I had the same problem, and Climber and qxn.... whatever ... have it right--it's the NAT table. The giveaway is that when you unplug the router and plug it back in again (which clears the table) everything becomes hunky and also dory. I fixed the problem by upgrading my router. Note that I'm not techie enough to know if the table is maintained in your DSL modem or router, assuming they aren't the same box. I'm sure someone here can tell you.
posted by The Bellman at 4:16 PM on March 26, 2009

Response by poster: climber, qxn, bellman--so if it's the number of connections ("gobal maximum connections" and "maximum connections for new transfers" on Transmission), then what would be a good number? Now I have it set as 100 for both, should I halve that? Less?
posted by zardoz at 4:32 PM on March 26, 2009

Halve it until the problem goes away.

You might also be able to shorten the time your router keeps connection info in the NAT table. See llin's post.
posted by qxntpqbbbqxl at 5:32 PM on March 26, 2009

First guess: upstream bandwidth, you're saturating your link. uTorrent lets you throttle it. Second guess: router state tables. If you tell us what router you have we could maybe help in more detail. Honestly the simplest thing is to either replace the router or reset it every few days if you're constantly running bittorrent.
posted by Nelson at 6:07 PM on March 26, 2009

Reduce the maximum amount of connections allowed globally in your client, I find that even 100 connections can make my internet painfully hard to use. Start at a low number and increase until you start seeing slowdowns, then move it down a notch.

However, not sure if that setting exists in transmission - it does in utorrent.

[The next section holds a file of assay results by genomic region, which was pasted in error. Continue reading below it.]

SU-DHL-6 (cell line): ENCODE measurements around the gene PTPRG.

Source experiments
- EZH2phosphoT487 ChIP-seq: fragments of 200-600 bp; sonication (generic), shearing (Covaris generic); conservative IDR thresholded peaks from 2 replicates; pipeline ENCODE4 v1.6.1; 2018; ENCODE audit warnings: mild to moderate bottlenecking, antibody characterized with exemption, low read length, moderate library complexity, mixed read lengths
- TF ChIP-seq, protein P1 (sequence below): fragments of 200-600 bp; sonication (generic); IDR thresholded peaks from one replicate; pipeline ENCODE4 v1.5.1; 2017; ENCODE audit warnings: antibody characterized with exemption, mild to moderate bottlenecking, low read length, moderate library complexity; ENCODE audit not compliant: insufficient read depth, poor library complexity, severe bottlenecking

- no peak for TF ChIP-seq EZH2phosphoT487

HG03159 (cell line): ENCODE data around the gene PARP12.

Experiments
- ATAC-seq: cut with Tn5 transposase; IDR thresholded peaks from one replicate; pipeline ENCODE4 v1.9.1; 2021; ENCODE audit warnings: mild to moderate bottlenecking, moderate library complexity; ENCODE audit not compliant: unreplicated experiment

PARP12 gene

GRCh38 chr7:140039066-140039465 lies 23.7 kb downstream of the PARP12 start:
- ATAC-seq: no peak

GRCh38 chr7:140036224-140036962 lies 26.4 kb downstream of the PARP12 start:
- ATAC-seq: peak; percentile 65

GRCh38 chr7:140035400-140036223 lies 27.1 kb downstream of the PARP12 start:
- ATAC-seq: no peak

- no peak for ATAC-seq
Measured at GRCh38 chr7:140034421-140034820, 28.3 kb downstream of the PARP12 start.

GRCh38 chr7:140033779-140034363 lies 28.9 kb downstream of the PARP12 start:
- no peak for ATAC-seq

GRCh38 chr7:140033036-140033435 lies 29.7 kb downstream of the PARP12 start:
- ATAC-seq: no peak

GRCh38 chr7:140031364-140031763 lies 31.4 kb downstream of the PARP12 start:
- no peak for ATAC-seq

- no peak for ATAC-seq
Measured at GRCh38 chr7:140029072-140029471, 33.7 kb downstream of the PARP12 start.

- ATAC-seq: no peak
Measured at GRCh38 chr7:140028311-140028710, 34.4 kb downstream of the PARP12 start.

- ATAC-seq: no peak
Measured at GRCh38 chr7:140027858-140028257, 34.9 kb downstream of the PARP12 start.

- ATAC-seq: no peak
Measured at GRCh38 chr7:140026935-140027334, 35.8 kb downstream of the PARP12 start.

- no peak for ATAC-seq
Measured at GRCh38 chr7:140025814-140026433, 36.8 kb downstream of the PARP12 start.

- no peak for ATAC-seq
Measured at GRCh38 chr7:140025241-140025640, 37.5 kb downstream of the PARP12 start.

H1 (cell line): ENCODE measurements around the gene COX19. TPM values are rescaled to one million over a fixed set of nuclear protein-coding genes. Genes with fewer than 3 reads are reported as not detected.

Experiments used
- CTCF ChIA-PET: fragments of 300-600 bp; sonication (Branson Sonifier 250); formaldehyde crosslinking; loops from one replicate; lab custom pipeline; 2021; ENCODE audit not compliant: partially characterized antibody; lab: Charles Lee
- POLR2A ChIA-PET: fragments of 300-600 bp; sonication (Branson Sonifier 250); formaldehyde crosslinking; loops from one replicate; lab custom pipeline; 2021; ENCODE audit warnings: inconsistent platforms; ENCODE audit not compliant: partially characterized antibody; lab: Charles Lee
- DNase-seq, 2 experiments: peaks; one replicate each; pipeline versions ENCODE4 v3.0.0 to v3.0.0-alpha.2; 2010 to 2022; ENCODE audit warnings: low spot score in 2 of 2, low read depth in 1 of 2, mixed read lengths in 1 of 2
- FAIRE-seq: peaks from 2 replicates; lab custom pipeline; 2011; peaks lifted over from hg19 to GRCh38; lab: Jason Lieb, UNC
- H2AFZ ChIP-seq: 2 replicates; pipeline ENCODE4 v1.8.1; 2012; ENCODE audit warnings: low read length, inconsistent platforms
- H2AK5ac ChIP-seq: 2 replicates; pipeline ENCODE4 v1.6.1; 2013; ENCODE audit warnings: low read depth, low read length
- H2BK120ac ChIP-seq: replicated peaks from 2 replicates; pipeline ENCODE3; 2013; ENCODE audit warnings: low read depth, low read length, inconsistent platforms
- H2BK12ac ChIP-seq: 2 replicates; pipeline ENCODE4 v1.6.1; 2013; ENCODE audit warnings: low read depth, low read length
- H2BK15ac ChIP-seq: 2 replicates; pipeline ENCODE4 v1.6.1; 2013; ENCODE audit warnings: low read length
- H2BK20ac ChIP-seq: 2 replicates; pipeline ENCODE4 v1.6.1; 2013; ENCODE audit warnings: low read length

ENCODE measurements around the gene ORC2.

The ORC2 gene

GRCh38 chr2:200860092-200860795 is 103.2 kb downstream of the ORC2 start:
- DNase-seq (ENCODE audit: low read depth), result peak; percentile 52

posted by Sonic_Molson at 6:42 PM on March 26, 2009

When files are downloaded using the tcp protocol, the downloading computer has to send tcp acknowledgements (ACK packets) to the sending computer. Basically a way of saying "hey i got the information, keep sending it".

When your upstream is saturated by torrent uploading, your provider/cable modem/router either drops or doesn't send the ACK packets fast enough, which affects your download performance.

Some routers have ACK packet prioritization options, you might google around for your model and "ack priority". This page shows how to prioritize on openbsd, and has a great graph of how download performance is affected by upload.
posted by zentrification at 8:57 PM on March 26, 2009

Nthing the upload speed. It needs to be lower than you think, without some router-fu.
posted by JauntyFedora at 1:16 AM on March 27, 2009

I don't know if there is a Mac equivalent but Windows XP limits the number of TCP connections you can have active at any given time to 10 by default. Apparently they do this so that if your machine ever falls victim to self-propagating malware you won't distribute it to other machines at super high volumes. The downside to this is that if your torrenting client is set too high you jam up your machine's internet flowage. In uTorrent this setting is in the advanced section, the variable being called net.max_halfopen.

At one point I increased net.max_halfopen without changing Window's max TCP connections and suffered the same performance issues you describe. I originally thought that my router was limiting the traffic. After some research I used a utility to increase my maximum TCP connections to 100 and set my net.max_halfopen to 80. I now get unhindered web surfing and faster download speeds than I ever had previously.

I'm sorry for my lack of input regarding the Mac equivalents, but maybe this will get you moving in the right direction.
posted by Gainesvillain at 8:07 AM on March 27, 2009

Gainesvillian, I hate to say you are not correct. XP limits new connections per second to 10, not just 10 connections.
posted by dozo at 7:28 PM on March 28, 2009

« Older Looking for rural West/Midwest-ish americana music...   |   Rain is better than Sleet Newer »
This thread is closed to new comments.